CRM products have been around for more than 20 years, The SaaS vendors have been selling their CRM wares for nearly a decade. Despite all that experience, powerful myths and misconceptions about CRM still can catch customers by surprise. While much of this article's advice applies to any CRM system, we've focused on the specifics of SaaS systems such as Salesforce CRM.
1. The CRM system is less important than the data it holds. Even with all the most marvelous features, a CRM system without real users and real customer-facing data is just an empty shell. Don't be hypnotized by features and CRM functionality; instead, fixate on the credibility of the data asset building within it.
2. User adoption and percentage-of-business represented are the only metrics of CRM system success. There's a virtuous cycle in CRM systems: the more users adopt the system, the more data that will be entered. The more credible and meaningful the CRM data, the more valuable an asset it is for all users. The more valuable the asset, the easier it is to get more users leveraging, and contributing to, the system. Even if some users are spectacularly effective thanks to CRM usage, if you only have pockets of usage, most of your customer situations are not represented in the database. Broad usage is more valuable to overall collaboration, as compared to deep but spotty use of the system.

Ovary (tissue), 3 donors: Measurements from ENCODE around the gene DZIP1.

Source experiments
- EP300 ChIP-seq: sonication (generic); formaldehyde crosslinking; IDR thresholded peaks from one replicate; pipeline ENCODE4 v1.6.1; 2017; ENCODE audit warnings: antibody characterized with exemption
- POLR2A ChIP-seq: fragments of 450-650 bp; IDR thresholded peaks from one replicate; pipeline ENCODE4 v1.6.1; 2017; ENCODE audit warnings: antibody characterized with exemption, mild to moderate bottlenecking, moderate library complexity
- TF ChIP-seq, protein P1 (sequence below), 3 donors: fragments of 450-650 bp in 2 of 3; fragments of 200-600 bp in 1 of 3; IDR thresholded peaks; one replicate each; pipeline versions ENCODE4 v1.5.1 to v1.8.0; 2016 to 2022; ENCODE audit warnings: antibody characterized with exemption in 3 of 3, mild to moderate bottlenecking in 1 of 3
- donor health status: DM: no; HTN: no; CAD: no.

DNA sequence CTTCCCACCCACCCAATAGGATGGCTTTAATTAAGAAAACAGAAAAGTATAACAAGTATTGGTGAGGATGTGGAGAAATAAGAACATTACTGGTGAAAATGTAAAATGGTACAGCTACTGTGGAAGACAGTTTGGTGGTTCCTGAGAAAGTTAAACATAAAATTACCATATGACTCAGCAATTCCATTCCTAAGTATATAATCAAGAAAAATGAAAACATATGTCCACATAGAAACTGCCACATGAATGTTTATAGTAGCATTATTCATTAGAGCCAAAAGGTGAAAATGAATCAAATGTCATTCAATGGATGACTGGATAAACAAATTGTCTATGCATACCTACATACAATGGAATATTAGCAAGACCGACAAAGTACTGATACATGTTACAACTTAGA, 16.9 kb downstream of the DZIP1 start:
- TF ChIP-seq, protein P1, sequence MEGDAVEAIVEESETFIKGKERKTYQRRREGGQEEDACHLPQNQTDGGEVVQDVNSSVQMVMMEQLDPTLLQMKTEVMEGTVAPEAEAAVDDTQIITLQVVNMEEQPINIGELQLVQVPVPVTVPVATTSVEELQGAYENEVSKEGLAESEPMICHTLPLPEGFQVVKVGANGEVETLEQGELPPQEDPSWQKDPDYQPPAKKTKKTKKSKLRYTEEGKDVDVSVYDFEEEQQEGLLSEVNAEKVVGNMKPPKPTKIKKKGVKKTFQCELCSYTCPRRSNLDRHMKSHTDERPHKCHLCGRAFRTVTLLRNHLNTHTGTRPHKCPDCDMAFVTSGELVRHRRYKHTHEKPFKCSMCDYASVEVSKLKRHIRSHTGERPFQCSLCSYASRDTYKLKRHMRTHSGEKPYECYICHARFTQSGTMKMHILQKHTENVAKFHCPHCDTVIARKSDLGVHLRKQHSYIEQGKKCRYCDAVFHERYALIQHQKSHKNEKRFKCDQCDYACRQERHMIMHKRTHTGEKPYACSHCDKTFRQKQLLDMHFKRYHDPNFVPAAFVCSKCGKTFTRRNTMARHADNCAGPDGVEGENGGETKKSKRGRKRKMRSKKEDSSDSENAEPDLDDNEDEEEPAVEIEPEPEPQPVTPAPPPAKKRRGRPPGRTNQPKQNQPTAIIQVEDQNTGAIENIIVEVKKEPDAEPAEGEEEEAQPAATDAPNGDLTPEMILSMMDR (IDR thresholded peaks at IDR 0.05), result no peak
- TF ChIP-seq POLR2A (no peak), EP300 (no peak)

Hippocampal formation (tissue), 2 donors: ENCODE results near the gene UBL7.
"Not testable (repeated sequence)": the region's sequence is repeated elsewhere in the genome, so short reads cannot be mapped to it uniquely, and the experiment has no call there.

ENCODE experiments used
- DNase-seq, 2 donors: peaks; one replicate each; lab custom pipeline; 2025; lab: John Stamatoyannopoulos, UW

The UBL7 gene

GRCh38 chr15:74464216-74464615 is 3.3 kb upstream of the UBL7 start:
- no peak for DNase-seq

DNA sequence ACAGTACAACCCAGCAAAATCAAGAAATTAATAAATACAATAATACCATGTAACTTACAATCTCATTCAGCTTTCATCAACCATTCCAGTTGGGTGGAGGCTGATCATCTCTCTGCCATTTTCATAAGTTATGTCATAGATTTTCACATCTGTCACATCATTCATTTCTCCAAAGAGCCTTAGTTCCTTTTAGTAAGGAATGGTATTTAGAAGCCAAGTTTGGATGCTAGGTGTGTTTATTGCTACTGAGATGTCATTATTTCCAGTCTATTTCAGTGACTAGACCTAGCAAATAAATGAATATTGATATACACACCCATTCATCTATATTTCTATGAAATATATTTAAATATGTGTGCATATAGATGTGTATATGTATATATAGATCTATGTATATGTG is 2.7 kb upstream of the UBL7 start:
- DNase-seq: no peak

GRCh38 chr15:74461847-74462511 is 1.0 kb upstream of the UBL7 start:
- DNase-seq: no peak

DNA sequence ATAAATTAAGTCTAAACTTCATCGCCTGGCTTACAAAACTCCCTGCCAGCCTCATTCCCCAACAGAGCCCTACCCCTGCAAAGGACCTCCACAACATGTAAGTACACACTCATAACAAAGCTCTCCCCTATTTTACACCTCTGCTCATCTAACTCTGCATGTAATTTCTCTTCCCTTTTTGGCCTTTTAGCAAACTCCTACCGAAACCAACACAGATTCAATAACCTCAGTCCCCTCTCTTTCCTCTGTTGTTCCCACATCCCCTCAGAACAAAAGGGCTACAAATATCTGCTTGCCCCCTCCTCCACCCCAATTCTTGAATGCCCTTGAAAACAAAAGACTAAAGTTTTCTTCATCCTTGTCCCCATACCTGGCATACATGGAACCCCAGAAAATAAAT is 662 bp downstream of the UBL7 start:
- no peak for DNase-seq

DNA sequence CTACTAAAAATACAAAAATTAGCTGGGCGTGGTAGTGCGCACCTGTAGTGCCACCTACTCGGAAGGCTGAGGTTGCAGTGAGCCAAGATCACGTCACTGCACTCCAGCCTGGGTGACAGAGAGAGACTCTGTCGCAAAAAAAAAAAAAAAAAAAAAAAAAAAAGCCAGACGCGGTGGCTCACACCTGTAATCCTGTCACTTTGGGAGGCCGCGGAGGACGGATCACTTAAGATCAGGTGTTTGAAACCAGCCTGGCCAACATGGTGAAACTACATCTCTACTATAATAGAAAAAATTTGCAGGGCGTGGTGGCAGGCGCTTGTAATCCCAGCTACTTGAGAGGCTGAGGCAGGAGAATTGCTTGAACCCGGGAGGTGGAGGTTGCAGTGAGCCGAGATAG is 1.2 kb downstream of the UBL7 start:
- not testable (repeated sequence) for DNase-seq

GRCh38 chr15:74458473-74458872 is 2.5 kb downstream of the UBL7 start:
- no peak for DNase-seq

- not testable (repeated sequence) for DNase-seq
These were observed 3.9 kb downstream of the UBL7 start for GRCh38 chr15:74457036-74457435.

3. You will probably have to spend a bundle on data quality. Even if you're doing a greenfield implementation of CRM, you will discover data quality problems that are irritants to every user and poisonous to the system's overall credibility. Data quality needs to be attacked at three levels:
Never let data, whether an initial migration or a subsequent import, into the system without cleaning it up.
Spot sources of data pollution and systematically correct them. You need self-healing data.
Identify business processes that corrupt the semantics of CRM data. Your team may be causing subtle but important changes to the meaning of data. In particular, watch out for business processes that span departments with different objectives or metrics.
4. There's no such thing as a siloed CRM system. Nearly any interesting CRM system must give users access to data that's beyond the purview of the CRM database. So integration will be essential, and it won't be as easy or inexpensive as the initial CRM project. Integration almost always exposes data problems that were hidden or tolerable in siloed system operation.
5. Most of the time, a "CRM problem" is really a disjointed process, a policy conflict, or goofed data.Sometimes, a CRM system is just inadequate to the task -- and you really do have a "CRM problem." But the most visible and important CRM problems are the ones resulting from holes or redundancies in business processes, contradictory business polices or rules, or hopelessly polluted data. Identify and troubleshoot these before you even think about doing a system replacement: you'll need to solve these other problems before there's any chance of CRM success.